Revealing the Value of Treatment

the value of treatment

In the field of recovery, it can be quite difficult to break from typical medical-style mindsets. When a doctor sees a sick patient, he or she gives a prescription that will cure the disease. The doctor expects the patient to trust him or her and take the medicine as directed. Though it might not always happen this way, in most cases the doctor is in the position to assume the patient wants a cure, as he or she has sought out medical attention. From there, the doctor rightly assumes the patient will follow the course of treatment to receive healing. Though sometimes patients do not follow doctor’s orders for any number of unique and perhaps questionable reasons, the doctor can at least rest assured that he or she has done his job. A patient sought a remedy and the doctor provided it. However, this is one of many areas in which alcoholism and addiction differ from any other disease known to man.

When dealing with alcoholism and addiction, the people who can provide care and treatment (which often includes doctors) are not always sought out for help by the patient. Many who come to places of treatment for the disease of alcoholism and addiction are not necessarily interested in a solution, and those who are, often have their own ideas about what it should look like. Furthermore, there is much doubt, personal bias, and disbelief attached to any solutions offered. This is wildly different from say, a broken bone. Almost never does one go to a doctor for a broken arm and argue about the validity or effectiveness of the plaster cast. Even more rarely does one go to a doctor for a broken arm and deny that their arm is broken at all, refusing to admit they have a problem for which they need help. However, this is very common in treatment scenarios for alcoholism and addiction.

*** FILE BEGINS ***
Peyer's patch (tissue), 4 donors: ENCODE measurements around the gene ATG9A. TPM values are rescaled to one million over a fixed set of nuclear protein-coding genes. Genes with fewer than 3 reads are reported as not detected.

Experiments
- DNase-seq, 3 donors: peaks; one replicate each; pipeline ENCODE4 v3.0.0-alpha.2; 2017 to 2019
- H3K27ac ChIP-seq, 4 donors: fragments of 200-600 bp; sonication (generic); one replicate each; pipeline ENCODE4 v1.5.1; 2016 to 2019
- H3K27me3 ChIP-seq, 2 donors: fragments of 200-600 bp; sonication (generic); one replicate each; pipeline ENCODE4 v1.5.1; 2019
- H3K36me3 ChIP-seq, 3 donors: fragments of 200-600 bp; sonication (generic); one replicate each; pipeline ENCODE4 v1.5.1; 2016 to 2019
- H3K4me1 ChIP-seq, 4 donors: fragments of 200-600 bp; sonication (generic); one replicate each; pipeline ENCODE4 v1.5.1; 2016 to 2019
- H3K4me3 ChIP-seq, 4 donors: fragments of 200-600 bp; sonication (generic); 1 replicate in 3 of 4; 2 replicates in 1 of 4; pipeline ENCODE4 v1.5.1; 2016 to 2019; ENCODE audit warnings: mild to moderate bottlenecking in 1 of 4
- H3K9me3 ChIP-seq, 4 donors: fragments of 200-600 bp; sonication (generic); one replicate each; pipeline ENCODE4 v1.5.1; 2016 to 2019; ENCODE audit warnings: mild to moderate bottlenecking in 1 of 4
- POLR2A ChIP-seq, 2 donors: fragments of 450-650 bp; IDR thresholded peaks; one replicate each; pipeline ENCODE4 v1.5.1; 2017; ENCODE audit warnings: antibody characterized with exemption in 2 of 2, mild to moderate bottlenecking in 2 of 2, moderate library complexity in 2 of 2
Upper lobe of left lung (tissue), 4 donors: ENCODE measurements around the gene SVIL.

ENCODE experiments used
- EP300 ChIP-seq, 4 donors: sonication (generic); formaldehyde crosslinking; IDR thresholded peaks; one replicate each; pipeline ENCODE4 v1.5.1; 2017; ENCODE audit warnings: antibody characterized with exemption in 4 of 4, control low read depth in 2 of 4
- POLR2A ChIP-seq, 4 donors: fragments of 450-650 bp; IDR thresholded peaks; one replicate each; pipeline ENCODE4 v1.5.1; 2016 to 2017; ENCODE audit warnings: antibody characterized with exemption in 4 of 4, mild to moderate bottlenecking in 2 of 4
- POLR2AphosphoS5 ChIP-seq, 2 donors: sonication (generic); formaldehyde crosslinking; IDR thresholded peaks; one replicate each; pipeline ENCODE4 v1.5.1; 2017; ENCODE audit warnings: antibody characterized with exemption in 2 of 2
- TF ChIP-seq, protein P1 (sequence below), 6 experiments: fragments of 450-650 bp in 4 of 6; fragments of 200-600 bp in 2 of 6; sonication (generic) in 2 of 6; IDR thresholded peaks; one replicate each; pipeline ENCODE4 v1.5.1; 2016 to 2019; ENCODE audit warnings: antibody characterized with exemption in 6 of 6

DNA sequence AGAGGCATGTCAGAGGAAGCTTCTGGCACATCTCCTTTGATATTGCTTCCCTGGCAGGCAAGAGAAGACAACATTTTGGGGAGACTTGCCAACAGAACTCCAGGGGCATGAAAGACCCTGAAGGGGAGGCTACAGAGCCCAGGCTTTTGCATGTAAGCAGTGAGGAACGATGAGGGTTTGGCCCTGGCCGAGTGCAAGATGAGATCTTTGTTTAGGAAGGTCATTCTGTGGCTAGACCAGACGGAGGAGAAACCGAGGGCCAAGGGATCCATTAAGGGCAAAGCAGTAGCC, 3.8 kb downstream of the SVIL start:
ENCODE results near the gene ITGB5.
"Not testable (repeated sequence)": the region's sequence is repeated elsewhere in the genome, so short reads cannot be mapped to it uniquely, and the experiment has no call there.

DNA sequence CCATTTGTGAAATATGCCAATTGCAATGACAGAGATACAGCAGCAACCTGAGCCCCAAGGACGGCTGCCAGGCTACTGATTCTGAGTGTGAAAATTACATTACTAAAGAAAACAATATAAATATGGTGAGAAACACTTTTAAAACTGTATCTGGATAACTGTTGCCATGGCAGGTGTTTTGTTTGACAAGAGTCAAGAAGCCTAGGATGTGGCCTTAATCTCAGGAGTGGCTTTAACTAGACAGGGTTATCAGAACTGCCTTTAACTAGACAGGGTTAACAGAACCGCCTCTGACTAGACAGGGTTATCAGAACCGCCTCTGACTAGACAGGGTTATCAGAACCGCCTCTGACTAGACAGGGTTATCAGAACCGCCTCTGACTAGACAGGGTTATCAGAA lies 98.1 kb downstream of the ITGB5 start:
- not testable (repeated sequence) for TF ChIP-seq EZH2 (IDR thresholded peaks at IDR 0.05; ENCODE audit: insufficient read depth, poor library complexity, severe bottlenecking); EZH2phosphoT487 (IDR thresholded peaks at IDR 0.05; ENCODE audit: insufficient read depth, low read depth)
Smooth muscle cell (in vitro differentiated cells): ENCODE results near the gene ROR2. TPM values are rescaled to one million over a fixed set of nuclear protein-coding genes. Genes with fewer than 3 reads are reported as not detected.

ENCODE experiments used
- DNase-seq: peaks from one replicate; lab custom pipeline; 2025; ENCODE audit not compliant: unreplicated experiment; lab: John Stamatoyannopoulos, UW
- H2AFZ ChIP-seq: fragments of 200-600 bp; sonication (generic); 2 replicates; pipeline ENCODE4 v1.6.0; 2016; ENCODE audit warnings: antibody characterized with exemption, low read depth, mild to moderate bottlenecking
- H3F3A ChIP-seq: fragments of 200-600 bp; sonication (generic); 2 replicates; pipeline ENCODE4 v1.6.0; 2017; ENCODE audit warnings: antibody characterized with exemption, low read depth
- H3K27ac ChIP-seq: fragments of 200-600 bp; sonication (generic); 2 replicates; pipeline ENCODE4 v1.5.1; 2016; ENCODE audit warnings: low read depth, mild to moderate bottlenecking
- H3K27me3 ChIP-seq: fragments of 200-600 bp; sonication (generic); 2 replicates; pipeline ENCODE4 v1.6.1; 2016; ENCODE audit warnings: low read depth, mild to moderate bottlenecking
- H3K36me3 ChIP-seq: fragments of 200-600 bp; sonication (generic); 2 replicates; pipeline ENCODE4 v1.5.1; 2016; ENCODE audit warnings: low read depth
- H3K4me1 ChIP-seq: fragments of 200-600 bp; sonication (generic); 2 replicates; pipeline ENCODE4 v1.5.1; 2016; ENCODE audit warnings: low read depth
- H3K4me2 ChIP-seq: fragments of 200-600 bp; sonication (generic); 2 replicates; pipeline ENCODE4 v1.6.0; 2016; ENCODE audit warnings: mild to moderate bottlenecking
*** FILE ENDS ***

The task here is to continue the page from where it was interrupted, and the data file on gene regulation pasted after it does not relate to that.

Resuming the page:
Lack of Understanding

It muddies the waters even further that the solutions presented for alcoholism and addiction are often intangible, being primarily spiritual and psychological in nature. When someone is treated for a broken arm they are never told to “let go of the past” or “find a higher power to help you” or anything else of the sort. This is but one of the major ways in which alcoholism and addiction and their treatments differ from all other diseases. They are terribly misunderstood, not only by professionals but also by sufferers. But if people on both sides of the matter take the time to properly understand what they are dealing with, the unique nature of this realm of treatment is addressable. At Jaywalker Lodge, we’ve made it our goal to cut through the misunderstanding and misinformation that plagues those who provide, and especially those who need, treatment for alcoholism and addiction.

There is, of course, a massive amount of information that needs clarification and it takes time to understand and have experience with it. This is one of the big issues we’ve already dealt with at Jaywalker Lodge, as the majority of us are in recovery ourselves. Because of this, we have firsthand experience with the things that work best.

Clearing Misconceptions

When visiting a doctor for a typical medical need, discussions about the merit of the recommended treatment are rare. Alcoholism and addiction are quite different. First off, the condition must be clearly understood by both the professional and the patient. This is best accomplished by extensive familiarity with the book Alcoholics Anonymous. Intimate and thorough self-education with this book can explain and clarify much of what confuses people about the disease and its solution. Enough can never be said about the benefits of deep and repeated study of its pages. These include a deeper understanding of the disease, what makes one an alcoholic or addict, and how their condition differs from other diseases. The book is also the source of the layout and directions for the 12-Step program.